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Thursday 5th October 2023

Understanding change in Upland Ecosystems: Monitoring in the Allt A'Mharcaidh catchment

Introduction (3Mb pdf)

Environmental monitoring in a relatively undisturbed water catchment allows us to map where nutrients and pollutants come from, and how they then move through the upland environment. By integrating experimental data from other projects, this information is used to predict the progress of these nutrients in response to possible future scenarios of pollution and climate change. Field work in the midst of winter

Study system

The Allt a’Mharcaidh is a tributary of the River Spey and is located in the western Cairngorms. There is a wealth of background data available for the catchment, with records beginning in 1988. In 2004, a new study was established in a sub-catchment of the Mharcaidh to investigate nutrient dynamics between soil, vegetation communities and a stream spanning an altitudinal gradient from 500m to 900m.

Soil water samplers, moisture and temperature sensors have been installed within the organic and mineral layers of the soil, and atmospheric samplers collect rain and cloud water. Idealised cross-section of the Mharcaidh hillslope showinghow the vegetation and soils change with altitude


  • Stream water, soil solution, snow, rain and cloud water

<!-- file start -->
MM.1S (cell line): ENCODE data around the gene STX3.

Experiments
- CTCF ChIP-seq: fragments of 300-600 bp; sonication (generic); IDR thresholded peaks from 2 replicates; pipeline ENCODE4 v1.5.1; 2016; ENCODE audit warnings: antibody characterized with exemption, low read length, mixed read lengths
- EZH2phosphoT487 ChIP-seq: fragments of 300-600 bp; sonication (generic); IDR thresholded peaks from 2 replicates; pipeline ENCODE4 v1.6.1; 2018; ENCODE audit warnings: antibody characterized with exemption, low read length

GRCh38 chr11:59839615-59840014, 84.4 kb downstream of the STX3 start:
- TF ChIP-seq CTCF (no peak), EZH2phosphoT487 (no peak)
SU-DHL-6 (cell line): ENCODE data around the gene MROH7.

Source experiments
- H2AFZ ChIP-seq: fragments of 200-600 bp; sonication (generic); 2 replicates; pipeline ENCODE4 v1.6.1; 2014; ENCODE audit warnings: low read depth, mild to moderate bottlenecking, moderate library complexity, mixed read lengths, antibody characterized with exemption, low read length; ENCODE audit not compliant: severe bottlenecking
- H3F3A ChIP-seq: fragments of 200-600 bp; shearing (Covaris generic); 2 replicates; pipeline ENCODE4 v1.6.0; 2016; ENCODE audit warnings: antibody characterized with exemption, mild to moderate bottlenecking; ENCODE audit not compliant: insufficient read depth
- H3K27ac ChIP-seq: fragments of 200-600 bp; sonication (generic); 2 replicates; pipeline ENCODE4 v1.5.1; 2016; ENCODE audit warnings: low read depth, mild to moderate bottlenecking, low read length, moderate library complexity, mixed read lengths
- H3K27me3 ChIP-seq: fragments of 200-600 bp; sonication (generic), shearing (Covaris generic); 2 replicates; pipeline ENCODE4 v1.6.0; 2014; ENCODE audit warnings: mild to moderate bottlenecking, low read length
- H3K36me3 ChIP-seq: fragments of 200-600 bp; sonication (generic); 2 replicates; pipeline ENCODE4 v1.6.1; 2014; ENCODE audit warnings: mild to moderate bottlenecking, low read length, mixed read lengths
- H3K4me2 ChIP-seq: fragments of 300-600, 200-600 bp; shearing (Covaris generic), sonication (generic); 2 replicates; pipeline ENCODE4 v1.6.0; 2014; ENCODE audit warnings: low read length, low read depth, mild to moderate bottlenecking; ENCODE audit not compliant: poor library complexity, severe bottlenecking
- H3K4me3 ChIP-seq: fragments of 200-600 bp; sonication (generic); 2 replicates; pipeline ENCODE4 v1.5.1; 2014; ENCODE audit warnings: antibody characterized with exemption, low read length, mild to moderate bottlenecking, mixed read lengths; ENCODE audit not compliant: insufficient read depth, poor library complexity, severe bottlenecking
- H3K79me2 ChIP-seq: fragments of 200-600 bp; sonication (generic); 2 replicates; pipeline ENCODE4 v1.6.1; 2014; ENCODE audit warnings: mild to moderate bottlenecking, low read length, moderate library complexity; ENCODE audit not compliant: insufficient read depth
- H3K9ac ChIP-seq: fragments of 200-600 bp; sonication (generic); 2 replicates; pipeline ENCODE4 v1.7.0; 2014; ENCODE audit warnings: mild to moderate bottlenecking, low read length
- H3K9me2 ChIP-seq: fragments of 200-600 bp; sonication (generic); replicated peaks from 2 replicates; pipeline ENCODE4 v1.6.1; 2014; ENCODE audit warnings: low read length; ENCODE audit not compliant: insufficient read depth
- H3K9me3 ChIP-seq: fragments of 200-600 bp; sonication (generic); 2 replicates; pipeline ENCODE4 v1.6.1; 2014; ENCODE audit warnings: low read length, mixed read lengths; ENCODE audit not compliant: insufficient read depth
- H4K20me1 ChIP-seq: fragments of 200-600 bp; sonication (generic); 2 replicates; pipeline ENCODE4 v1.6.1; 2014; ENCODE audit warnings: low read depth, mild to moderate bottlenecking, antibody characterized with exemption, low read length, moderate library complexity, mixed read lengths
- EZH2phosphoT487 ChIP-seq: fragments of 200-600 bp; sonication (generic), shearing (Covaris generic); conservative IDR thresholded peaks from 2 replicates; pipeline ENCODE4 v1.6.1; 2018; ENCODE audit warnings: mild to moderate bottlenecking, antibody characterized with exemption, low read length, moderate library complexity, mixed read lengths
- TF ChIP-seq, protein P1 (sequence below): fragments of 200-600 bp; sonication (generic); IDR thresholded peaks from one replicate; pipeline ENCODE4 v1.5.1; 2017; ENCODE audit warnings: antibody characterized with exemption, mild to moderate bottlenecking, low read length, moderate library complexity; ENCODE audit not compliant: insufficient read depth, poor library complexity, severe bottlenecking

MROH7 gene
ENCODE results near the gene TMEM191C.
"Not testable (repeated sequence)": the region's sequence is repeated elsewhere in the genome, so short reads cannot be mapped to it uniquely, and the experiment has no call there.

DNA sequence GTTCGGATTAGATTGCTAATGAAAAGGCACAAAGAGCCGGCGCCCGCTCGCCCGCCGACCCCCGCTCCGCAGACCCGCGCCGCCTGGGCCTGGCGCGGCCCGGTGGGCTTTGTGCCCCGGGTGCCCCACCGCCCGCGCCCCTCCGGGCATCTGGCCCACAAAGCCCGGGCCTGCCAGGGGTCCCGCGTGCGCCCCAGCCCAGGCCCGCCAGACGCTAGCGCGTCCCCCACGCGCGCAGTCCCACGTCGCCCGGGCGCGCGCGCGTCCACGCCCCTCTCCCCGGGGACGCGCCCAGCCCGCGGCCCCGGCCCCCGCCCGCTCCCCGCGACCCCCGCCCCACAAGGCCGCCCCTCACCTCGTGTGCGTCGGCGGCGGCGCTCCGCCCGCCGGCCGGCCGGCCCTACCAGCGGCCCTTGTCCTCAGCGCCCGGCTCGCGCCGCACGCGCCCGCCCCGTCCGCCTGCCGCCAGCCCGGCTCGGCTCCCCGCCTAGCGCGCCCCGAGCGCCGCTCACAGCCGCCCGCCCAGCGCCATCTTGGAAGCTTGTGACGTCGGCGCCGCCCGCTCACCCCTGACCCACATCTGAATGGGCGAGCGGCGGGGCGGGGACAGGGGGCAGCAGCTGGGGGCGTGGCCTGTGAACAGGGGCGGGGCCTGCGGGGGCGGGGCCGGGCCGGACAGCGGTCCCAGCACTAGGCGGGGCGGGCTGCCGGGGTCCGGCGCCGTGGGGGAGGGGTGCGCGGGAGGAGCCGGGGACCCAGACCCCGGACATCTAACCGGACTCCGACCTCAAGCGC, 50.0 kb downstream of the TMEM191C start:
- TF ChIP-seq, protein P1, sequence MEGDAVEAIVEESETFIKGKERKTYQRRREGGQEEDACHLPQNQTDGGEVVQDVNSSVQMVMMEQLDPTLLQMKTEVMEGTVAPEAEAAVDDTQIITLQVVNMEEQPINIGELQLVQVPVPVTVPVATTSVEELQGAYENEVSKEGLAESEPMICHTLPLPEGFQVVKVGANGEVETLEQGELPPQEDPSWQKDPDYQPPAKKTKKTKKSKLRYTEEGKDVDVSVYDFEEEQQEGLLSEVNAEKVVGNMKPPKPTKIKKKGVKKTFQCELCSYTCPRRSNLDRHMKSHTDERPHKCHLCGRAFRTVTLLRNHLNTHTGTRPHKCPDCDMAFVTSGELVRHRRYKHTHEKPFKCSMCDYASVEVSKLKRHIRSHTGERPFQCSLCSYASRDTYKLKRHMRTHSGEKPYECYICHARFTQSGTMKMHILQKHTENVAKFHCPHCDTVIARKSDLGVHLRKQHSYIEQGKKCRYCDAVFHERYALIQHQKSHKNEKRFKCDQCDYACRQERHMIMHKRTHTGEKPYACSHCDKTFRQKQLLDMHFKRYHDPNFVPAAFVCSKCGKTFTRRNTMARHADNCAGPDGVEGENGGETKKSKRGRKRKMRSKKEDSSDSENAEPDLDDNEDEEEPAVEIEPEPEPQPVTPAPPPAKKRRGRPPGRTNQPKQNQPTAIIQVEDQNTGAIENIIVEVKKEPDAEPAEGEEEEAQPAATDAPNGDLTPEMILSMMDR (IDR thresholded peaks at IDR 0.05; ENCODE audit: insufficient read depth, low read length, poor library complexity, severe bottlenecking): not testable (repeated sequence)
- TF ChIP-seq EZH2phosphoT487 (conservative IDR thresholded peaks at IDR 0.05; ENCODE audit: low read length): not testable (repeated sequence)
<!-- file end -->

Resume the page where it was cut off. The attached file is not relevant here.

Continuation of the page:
• samples are collected throughout the year
  • Soil temperature and moisture content is continuously recorded
  • Full chemical analyses of water samples are carried out
  • Regular vegetation surveys are carried out
  • Root growth is filmed during the growing season

Key findings to date

Results indicate significant differences between the concentration and form of nitrogen at different altitudes, and between the organic and mineral horizons, with implications for the ecology of upland habitats and streams.

  • Most nitrogen is retained by the vegetation and soil.
  • Any nitrogen entering the stream quickly returns to the atmosphere and stream concentrations are generally low in summer.
  • Pulses of nitrogen are observed in the stream during winter storm and snow melt events.
  • In future we plan to upscale our observations to predict
Mharcaidh findings pic



Mharcaidh winter fieldwork pic

Mharcaidh winter fieldwork

Mharcaidh measurements pic

Mharcaidh measurements